We all know the general pattern of climate change: higher temperatures, melting ice caps, rising sea levels. 

But climate change encompasses the entire planet and, as such, it encompasses the various aspects of our lives as well. Every day is affected by the accumulation of greenhouse gases in the atmosphere and the ongoing breakdown of global ecology.

Many of these impacts are well-known. 

For many elderly people, it’s no longer feasible to live without an air conditioner as temperatures rise. These same heat waves are making it harder to work in outdoor professions such as agriculture and construction. They’re also accelerating ice melt in the polar regions: dumping billions of gallons of water into the ocean, where it sloshes and spills over coastlines, filling streets with seawater. As many people are finding out, you can’t live in the ocean. You also can’t live in areas devastated by droughts and wildfires

From whatever angle you take, climate change seems to be shrinking our capacity to live, removing freedoms that we once took for granted. But many of its effects are more subtle, gradually slipping into and disrupting our day-to-day lives. 

Here are six surprising ways that climate change is making your life worse right now. 

1. Worse Sleep

Roughly 62% of people worldwide feel that they don’t sleep well at night, according to a 2019 survey by Philips Global Sleep Survey. And that was before the pandemic

Sleep is critical for our well-being. Without it, we can’t handle stress well and feel exhausted. Now climate change is making it even harder to feel rested. Rising nighttime temperatures have been shown to disrupt quality of sleep as people sweatily toss and turn on their mattresses. Another study found that people who are affected by wildfires, hurricanes, and other natural disasters — a growing number annually — struggle to sleep well for months after the calamity. And then there’s the chronic stress caused by climate anxiety, the sleepless nights spent dreading about the sixth mass extinction

2. More Intense Allergies 

Every spring, waves of pollen cause itchy eyes and clogged noses. Now that climate change is making the allergy season longer, people everywhere will have to contend with more intense allergies. Add to that worsening air pollution and pervasive plastic particles, and suddenly taking a breath of fresh air becomes a thing of the past. 

3. Fewer Food Options 

Over the past century, supermarkets in many parts of the world have become places of superabundance, where food from all over the world, regardless of the growing season, can be purchased. But this era of convenience is coming to an end as climate change disrupts global food production. Soon, you might have a hard time finding or affording staple crops like rice and wheat products, fruits like peaches and cherries, and seafood like sardines and scallops. Even the drugs and indulgences that people depend on to get through the day — coffee, tea, wine, and chocolate — are becoming more expensive and harder to find.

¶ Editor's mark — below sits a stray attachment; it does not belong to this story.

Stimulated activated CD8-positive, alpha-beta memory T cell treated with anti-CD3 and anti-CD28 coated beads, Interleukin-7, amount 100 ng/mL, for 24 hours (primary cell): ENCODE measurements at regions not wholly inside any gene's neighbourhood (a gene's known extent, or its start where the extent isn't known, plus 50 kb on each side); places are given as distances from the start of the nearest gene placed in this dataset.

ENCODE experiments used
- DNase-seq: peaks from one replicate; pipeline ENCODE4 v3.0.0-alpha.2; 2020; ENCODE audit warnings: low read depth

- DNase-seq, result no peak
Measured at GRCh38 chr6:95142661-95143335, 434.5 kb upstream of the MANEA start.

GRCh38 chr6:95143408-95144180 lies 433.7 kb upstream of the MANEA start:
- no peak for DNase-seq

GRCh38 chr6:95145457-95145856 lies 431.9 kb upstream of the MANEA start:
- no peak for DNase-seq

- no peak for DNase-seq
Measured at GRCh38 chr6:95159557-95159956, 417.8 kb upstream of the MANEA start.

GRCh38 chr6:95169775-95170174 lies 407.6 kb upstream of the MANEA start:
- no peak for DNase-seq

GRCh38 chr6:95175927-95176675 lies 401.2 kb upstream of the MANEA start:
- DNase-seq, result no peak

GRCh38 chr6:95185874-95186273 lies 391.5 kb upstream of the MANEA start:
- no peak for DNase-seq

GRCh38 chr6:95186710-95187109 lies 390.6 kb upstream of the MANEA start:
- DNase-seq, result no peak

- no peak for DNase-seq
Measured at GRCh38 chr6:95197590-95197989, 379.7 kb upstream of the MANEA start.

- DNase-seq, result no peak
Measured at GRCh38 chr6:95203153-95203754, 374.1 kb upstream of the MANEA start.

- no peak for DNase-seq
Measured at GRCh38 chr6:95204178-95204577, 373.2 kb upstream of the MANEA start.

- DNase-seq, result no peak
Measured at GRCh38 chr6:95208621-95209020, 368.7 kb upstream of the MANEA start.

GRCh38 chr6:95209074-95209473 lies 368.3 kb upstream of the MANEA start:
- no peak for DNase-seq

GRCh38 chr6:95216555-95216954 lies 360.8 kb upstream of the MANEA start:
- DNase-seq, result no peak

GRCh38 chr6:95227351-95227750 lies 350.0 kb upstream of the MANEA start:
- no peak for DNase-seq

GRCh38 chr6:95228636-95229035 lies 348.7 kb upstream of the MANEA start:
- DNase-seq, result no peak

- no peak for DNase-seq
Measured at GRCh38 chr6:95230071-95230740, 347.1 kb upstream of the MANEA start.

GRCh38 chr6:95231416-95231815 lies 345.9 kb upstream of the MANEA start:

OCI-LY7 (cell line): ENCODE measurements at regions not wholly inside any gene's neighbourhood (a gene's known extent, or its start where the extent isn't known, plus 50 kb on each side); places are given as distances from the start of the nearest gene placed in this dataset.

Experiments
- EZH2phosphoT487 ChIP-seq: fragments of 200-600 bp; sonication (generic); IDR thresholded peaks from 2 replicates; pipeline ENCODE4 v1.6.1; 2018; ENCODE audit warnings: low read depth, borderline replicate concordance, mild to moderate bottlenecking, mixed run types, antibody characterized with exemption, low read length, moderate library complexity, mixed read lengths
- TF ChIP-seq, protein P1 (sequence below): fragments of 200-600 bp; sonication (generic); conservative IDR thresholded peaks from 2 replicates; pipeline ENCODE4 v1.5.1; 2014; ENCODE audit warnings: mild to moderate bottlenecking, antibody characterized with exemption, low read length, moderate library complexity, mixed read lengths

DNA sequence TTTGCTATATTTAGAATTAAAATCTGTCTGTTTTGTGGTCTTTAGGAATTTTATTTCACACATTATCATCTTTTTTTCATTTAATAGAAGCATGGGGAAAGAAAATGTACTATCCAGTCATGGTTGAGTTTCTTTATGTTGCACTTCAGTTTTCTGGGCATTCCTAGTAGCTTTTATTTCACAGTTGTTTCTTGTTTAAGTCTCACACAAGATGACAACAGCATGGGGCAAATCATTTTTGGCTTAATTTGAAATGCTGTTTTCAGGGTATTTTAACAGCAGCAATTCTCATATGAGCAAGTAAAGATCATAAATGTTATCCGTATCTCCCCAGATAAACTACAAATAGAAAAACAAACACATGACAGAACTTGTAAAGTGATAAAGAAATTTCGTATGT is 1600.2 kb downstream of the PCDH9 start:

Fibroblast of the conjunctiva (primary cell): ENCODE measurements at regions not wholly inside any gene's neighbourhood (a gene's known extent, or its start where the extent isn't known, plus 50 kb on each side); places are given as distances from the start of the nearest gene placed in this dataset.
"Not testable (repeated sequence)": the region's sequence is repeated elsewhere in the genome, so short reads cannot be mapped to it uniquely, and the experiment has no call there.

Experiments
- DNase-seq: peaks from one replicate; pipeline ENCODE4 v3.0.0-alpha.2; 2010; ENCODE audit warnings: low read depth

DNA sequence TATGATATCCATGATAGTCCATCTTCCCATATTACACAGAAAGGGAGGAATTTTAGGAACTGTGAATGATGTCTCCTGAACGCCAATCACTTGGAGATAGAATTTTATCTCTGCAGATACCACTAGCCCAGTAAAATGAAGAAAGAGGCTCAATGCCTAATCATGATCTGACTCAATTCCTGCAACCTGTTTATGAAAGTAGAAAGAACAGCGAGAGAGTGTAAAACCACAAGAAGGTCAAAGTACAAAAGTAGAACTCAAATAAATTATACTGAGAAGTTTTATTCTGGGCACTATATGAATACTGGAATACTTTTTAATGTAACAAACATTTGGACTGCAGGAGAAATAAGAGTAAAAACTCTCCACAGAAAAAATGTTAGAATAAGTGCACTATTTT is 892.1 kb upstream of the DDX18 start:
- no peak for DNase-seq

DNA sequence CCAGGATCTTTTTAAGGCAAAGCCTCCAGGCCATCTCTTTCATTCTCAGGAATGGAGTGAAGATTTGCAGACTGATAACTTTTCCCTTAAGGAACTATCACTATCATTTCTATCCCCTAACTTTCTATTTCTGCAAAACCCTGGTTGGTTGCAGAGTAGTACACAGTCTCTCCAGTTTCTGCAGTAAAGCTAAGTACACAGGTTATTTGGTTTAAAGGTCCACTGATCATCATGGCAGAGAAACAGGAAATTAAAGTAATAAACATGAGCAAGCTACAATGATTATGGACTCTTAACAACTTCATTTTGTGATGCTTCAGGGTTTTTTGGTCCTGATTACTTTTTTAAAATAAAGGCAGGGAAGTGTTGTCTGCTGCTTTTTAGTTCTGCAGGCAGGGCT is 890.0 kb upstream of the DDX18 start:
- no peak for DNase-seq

4. Higher Rent 

For most people around the world, the rent is already too damn high. Now climate change is jacking up costs even more. Increasing natural disasters means that new factors need to be considered when constructing new homes and buildings. Properties in hurricane-prone areas need stronger walls, windows, doors, and roofs. Those in coastal areas need to be raised on stilts and fortified with salt-resistant materials.

If a home is planned for a region facing more wildfires, then durable insulation needs to be incorporated into the design. The general rise in temperatures worldwide means that efforts will have to be made to reduce the capacity of homes to absorb heat. Insurance, meanwhile, is rising exponentially. As a result, you might already be paying more to rent or buy a home.

5. Fewer Places to Swim

As heat waves become more intense and frequent, many people will find relief in bodies of water. But climate change is making it harder to find a safe place to swim. Increasing droughts mean that many bodies of water have been deprived of renewing rainfall and have entirely dried up in recent years. Other freshwater lakes have succumbed to algae blooms — toxic proliferations of algae — due to rising temperatures. Even coastline beaches are vanishing amid rising sea levels.  

6. Worse Traffic 

If there’s one thing that pretty much everyone can agree upon, it’s that being stuck in traffic is miserable. That landlocked feeling. The boredom and fatigue. The blaring horns, loud radios, and toxic fumes.

Now climate change is making traffic even worse. As weather patterns become more erratic, transportation infrastructure such as roads, tunnels, and bridges will face increasing stress, causing breakdowns and failures. The result? More time stuck in traffic.

But maybe there’s a silver lining to this last inconvenience: Perhaps it will hasten the end of the automobile

Global Citizen Life

Defend the Planet

6 Surprising Ways Climate Change Is Already Making Your Life Worse

By Joe McCarthy